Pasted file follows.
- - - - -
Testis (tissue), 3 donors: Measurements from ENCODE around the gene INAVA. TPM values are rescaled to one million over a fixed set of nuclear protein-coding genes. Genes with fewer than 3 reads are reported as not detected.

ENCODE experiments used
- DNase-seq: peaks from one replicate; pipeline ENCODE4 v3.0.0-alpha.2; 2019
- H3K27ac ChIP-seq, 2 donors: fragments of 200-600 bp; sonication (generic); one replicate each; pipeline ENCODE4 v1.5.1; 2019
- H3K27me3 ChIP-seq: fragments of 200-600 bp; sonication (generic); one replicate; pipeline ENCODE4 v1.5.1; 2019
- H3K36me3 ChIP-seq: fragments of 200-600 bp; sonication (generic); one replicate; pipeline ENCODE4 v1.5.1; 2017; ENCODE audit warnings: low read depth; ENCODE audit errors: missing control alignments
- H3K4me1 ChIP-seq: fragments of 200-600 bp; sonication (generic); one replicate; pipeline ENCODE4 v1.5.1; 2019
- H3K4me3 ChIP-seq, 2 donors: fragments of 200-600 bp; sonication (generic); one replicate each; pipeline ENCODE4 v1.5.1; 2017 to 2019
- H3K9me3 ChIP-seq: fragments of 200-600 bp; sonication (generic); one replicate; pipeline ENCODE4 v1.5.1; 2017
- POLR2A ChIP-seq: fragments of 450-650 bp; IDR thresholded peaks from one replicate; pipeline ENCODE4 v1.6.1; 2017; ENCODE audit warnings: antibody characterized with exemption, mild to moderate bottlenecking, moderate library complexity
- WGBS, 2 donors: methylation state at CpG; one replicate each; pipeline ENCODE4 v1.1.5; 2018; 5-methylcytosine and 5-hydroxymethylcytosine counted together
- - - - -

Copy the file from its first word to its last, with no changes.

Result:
Testis (tissue), 3 donors: Measurements from ENCODE around the gene INAVA. TPM values are rescaled to one million over a fixed set of nuclear protein-coding genes. Genes with fewer than 3 reads are reported as not detected.

ENCODE experiments used
- DNase-seq: peaks from one replicate; pipeline ENCODE4 v3.0.0-alpha.2; 2019
- H3K27ac ChIP-seq, 2 donors: fragments of 200-600 bp; sonication (generic); one replicate each; pipeline ENCODE4 v1.5.1; 2019
- H3K27me3 ChIP-seq: fragments of 200-600 bp; sonication (generic); one replicate; pipeline ENCODE4 v1.5.1; 2019
- H3K36me3 ChIP-seq: fragments of 200-600 bp; sonication (generic); one replicate; pipeline ENCODE4 v1.5.1; 2017; ENCODE audit warnings: low read depth; ENCODE audit errors: missing control alignments
- H3K4me1 ChIP-seq: fragments of 200-600 bp; sonication (generic); one replicate; pipeline ENCODE4 v1.5.1; 2019
- H3K4me3 ChIP-seq, 2 donors: fragments of 200-600 bp; sonication (generic); one replicate each; pipeline ENCODE4 v1.5.1; 2017 to 2019
- H3K9me3 ChIP-seq: fragments of 200-600 bp; sonication (generic); one replicate; pipeline ENCODE4 v1.5.1; 2017
- POLR2A ChIP-seq: fragments of 450-650 bp; IDR thresholded peaks from one replicate; pipeline ENCODE4 v1.6.1; 2017; ENCODE audit warnings: antibody characterized with exemption, mild to moderate bottlenecking, moderate library complexity
- WGBS, 2 donors: methylation state at CpG; one replicate each; pipeline ENCODE4 v1.1.5; 2018; 5-methylcytosine and 5-hydroxymethylcytosine counted together